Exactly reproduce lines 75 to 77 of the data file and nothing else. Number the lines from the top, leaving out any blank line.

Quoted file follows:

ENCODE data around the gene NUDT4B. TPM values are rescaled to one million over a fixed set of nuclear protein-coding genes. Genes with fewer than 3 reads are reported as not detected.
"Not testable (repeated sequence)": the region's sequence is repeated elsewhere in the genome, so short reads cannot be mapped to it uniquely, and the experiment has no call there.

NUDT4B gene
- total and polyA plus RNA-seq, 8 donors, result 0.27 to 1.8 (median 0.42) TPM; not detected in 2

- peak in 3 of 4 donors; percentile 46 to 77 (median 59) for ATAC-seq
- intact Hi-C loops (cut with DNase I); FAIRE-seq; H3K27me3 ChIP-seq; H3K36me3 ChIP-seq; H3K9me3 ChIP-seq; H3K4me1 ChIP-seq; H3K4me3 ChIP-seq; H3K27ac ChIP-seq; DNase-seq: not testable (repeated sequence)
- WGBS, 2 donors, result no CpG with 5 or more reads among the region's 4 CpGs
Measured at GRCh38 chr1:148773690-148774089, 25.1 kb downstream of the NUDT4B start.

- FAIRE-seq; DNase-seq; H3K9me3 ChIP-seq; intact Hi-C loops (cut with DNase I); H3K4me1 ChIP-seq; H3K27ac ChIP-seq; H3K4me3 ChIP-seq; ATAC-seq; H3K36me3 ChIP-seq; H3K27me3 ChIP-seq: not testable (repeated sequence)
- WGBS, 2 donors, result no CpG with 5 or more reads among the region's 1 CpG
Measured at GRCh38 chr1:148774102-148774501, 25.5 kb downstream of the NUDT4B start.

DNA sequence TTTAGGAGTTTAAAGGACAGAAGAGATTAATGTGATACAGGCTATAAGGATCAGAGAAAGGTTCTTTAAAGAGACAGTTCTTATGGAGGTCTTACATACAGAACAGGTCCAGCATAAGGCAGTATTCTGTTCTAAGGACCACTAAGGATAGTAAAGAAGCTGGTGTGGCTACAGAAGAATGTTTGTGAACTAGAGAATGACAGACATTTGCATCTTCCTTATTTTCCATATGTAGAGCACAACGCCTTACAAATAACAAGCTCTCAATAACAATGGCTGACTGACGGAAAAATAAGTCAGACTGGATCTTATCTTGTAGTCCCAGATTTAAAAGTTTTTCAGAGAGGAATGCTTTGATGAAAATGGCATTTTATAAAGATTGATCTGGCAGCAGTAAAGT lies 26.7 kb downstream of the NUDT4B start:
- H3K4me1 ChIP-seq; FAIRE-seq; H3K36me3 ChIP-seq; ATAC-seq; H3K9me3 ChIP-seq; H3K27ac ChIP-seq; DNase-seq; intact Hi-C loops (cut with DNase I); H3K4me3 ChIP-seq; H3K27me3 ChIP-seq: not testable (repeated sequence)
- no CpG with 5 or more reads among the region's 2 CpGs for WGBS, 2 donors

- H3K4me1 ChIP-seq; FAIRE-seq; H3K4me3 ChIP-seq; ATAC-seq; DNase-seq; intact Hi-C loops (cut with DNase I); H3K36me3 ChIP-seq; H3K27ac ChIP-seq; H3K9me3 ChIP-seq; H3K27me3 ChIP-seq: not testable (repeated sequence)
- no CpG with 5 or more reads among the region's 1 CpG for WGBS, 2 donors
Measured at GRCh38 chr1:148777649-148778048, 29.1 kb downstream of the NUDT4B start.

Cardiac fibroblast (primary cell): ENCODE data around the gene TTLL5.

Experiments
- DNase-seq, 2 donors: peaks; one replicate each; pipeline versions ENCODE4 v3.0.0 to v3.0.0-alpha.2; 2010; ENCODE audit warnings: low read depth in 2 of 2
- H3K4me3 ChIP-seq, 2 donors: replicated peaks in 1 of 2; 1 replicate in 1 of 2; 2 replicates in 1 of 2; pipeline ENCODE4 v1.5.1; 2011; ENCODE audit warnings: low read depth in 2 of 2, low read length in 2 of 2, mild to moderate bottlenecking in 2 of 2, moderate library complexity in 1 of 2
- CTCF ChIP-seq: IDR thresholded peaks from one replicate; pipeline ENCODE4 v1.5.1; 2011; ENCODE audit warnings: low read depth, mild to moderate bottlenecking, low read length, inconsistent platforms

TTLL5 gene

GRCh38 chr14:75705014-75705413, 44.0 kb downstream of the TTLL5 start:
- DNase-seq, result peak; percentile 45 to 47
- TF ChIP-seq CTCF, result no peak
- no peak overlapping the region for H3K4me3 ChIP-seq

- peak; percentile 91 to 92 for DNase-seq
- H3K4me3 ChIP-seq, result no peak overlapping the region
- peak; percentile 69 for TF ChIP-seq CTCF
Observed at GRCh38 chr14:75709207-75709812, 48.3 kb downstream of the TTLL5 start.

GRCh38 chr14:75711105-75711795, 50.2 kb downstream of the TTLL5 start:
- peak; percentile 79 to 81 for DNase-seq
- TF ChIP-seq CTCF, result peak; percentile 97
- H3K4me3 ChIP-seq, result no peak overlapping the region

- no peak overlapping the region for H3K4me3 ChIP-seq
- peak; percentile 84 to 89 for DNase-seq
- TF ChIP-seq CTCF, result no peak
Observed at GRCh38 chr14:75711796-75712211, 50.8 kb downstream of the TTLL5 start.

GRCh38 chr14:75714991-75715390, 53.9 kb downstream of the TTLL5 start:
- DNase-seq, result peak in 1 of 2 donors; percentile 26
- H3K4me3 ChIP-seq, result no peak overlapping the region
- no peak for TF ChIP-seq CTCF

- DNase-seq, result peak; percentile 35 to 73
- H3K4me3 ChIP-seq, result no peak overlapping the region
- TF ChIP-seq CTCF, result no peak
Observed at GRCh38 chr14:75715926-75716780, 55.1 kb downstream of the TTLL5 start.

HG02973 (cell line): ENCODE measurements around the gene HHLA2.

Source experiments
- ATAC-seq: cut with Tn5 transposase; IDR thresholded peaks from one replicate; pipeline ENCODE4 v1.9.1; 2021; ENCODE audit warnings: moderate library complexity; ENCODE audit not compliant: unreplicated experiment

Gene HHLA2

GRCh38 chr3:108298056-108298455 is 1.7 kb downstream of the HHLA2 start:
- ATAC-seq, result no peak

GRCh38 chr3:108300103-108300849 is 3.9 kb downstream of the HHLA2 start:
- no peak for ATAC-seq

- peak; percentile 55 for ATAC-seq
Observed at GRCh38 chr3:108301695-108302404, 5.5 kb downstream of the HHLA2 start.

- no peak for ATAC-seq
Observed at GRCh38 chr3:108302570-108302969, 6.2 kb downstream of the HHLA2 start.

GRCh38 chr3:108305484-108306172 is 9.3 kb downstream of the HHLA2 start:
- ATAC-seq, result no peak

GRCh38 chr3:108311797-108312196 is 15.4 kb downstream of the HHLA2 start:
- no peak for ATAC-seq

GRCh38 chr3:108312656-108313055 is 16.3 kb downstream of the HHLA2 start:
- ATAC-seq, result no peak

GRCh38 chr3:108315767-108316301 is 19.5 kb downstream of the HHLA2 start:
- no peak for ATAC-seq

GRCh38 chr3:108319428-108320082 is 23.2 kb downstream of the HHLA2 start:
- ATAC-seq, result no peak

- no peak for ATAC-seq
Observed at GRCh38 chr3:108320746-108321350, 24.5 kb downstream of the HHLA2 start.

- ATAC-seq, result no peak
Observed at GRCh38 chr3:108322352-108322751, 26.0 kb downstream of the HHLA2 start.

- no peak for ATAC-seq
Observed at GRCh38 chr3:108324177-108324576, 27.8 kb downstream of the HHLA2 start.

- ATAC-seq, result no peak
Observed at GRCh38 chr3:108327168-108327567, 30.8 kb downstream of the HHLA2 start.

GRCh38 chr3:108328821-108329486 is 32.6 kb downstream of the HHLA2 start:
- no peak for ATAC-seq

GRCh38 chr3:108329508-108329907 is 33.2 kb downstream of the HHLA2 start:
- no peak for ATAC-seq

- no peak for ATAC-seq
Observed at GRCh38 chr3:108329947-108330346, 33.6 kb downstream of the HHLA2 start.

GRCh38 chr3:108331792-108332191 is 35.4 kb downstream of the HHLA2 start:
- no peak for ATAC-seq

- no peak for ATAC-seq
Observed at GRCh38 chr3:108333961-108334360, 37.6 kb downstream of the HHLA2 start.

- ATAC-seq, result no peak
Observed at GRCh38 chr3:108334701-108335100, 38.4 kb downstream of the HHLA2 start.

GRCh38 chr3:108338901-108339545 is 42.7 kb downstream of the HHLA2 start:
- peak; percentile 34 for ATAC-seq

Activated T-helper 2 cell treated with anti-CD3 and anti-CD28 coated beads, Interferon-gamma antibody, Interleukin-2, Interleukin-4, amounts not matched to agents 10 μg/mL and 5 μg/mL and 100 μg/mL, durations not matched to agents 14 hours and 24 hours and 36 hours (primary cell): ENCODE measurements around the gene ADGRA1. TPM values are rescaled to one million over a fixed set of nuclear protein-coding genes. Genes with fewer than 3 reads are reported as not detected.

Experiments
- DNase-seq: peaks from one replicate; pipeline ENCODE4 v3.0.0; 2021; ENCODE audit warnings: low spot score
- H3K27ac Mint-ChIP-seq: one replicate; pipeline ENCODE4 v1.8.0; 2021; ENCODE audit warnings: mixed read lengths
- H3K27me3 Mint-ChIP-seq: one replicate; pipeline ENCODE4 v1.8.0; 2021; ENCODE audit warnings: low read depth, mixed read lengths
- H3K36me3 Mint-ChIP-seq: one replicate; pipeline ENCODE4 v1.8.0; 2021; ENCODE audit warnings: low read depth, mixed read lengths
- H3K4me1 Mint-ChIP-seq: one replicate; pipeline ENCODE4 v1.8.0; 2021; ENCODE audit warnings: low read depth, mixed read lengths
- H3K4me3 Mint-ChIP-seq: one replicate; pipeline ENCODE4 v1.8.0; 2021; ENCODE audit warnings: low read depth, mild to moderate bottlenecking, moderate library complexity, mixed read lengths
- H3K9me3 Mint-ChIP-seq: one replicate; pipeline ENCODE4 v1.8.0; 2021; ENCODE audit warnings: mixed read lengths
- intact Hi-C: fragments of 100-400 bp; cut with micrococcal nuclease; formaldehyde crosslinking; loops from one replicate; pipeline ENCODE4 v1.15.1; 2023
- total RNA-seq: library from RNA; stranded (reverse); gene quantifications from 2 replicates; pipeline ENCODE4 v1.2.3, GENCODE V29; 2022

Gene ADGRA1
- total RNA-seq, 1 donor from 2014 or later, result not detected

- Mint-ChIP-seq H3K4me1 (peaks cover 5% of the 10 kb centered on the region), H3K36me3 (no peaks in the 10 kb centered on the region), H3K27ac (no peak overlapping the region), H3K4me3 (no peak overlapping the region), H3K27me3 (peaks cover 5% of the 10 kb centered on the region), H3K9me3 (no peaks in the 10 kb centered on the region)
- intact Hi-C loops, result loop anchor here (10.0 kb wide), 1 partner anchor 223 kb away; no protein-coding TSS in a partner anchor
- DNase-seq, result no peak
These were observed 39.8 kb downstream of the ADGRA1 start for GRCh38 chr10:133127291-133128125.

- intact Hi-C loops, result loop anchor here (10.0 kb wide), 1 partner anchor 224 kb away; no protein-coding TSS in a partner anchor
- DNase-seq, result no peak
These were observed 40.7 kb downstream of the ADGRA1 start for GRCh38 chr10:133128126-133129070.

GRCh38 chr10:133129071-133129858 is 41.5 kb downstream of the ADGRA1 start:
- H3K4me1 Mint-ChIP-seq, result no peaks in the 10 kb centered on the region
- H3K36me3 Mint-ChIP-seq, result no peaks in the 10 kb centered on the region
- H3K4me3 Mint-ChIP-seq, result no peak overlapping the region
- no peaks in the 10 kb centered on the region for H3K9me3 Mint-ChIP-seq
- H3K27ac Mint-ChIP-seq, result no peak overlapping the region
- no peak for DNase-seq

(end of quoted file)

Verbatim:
Observed at GRCh38 chr3:108324177-108324576, 27.8 kb downstream of the HHLA2 start.

- ATAC-seq, result no peak
Observed at GRCh38 chr3:108327168-108327567, 30.8 kb downstream of the HHLA2 start.